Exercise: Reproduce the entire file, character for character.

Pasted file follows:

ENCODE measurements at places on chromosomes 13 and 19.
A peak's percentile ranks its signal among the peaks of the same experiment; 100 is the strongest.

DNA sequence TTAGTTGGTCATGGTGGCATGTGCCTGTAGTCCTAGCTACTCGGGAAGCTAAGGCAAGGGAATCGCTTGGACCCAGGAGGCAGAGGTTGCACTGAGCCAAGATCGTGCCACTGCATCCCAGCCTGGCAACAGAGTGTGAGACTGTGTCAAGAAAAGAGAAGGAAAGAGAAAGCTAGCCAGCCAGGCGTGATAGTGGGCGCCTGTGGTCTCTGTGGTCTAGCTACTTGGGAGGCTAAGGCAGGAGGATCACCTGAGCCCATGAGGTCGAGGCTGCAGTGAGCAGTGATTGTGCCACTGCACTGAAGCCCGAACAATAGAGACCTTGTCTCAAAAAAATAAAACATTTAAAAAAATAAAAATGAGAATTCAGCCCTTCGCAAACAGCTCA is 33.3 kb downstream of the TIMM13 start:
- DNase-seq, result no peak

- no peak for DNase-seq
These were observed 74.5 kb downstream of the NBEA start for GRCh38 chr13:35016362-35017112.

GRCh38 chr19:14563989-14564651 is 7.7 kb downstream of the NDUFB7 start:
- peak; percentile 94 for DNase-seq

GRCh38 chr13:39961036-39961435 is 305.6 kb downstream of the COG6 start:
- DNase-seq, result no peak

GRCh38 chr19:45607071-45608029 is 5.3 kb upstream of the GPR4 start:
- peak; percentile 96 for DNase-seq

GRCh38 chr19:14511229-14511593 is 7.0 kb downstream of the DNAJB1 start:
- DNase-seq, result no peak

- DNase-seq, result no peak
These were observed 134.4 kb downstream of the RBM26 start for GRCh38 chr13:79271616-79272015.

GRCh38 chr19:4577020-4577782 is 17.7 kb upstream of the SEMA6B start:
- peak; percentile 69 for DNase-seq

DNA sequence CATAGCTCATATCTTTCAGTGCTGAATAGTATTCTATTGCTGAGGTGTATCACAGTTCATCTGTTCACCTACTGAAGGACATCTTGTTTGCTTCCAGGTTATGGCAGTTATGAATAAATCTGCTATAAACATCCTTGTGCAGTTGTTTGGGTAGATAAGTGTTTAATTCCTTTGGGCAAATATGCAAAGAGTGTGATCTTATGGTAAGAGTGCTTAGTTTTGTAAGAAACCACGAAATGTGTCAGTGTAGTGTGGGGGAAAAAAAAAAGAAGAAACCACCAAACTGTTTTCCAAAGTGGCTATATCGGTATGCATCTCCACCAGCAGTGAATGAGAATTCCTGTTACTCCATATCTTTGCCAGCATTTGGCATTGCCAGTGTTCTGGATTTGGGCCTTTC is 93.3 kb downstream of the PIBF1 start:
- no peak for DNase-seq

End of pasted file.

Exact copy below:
ENCODE measurements at places on chromosomes 13 and 19.
A peak's percentile ranks its signal among the peaks of the same experiment; 100 is the strongest.

DNA sequence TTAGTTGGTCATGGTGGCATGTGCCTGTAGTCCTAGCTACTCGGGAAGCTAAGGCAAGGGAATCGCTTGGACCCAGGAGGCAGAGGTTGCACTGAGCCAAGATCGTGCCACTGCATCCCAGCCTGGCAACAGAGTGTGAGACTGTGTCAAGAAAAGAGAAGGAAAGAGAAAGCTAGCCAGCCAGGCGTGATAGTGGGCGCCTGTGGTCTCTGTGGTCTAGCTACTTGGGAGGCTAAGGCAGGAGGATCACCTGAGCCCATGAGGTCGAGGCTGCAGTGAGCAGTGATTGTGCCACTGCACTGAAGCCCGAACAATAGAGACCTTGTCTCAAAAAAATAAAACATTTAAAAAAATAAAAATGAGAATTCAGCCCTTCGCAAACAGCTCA is 33.3 kb downstream of the TIMM13 start:
- DNase-seq, result no peak

- no peak for DNase-seq
These were observed 74.5 kb downstream of the NBEA start for GRCh38 chr13:35016362-35017112.

GRCh38 chr19:14563989-14564651 is 7.7 kb downstream of the NDUFB7 start:
- peak; percentile 94 for DNase-seq

GRCh38 chr13:39961036-39961435 is 305.6 kb downstream of the COG6 start:
- DNase-seq, result no peak

GRCh38 chr19:45607071-45608029 is 5.3 kb upstream of the GPR4 start:
- peak; percentile 96 for DNase-seq

GRCh38 chr19:14511229-14511593 is 7.0 kb downstream of the DNAJB1 start:
- DNase-seq, result no peak

- DNase-seq, result no peak
These were observed 134.4 kb downstream of the RBM26 start for GRCh38 chr13:79271616-79272015.

GRCh38 chr19:4577020-4577782 is 17.7 kb upstream of the SEMA6B start:
- peak; percentile 69 for DNase-seq

DNA sequence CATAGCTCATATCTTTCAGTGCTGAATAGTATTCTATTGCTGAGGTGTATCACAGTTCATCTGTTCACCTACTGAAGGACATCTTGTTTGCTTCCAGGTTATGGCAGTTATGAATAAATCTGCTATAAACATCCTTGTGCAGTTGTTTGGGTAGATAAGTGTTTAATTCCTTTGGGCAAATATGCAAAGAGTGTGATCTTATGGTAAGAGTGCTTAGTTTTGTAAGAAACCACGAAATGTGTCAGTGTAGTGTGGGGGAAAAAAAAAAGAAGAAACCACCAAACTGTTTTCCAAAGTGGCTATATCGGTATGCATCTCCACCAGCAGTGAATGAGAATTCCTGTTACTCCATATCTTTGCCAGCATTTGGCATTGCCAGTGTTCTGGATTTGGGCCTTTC is 93.3 kb downstream of the PIBF1 start:
- no peak for DNase-seq